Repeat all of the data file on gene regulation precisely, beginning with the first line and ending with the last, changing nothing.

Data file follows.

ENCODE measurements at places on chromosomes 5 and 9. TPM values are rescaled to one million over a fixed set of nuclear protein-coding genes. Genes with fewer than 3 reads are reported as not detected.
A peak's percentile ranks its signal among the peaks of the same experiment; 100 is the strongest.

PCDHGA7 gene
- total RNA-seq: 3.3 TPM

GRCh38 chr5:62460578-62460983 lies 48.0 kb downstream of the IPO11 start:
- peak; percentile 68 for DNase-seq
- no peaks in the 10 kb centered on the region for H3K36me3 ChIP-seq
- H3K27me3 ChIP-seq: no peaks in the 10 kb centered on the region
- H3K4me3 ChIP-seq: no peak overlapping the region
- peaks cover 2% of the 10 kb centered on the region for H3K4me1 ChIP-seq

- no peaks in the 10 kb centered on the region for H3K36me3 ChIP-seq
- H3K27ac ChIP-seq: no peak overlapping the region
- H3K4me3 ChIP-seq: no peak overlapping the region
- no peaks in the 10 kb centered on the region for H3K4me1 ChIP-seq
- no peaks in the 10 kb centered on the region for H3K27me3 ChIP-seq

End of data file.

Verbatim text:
ENCODE measurements at places on chromosomes 5 and 9. TPM values are rescaled to one million over a fixed set of nuclear protein-coding genes. Genes with fewer than 3 reads are reported as not detected.
A peak's percentile ranks its signal among the peaks of the same experiment; 100 is the strongest.

PCDHGA7 gene
- total RNA-seq: 3.3 TPM

GRCh38 chr5:62460578-62460983 lies 48.0 kb downstream of the IPO11 start:
- peak; percentile 68 for DNase-seq
- no peaks in the 10 kb centered on the region for H3K36me3 ChIP-seq
- H3K27me3 ChIP-seq: no peaks in the 10 kb centered on the region
- H3K4me3 ChIP-seq: no peak overlapping the region
- peaks cover 2% of the 10 kb centered on the region for H3K4me1 ChIP-seq

- no peaks in the 10 kb centered on the region for H3K36me3 ChIP-seq
- H3K27ac ChIP-seq: no peak overlapping the region
- H3K4me3 ChIP-seq: no peak overlapping the region
- no peaks in the 10 kb centered on the region for H3K4me1 ChIP-seq
- no peaks in the 10 kb centered on the region for H3K27me3 ChIP-seq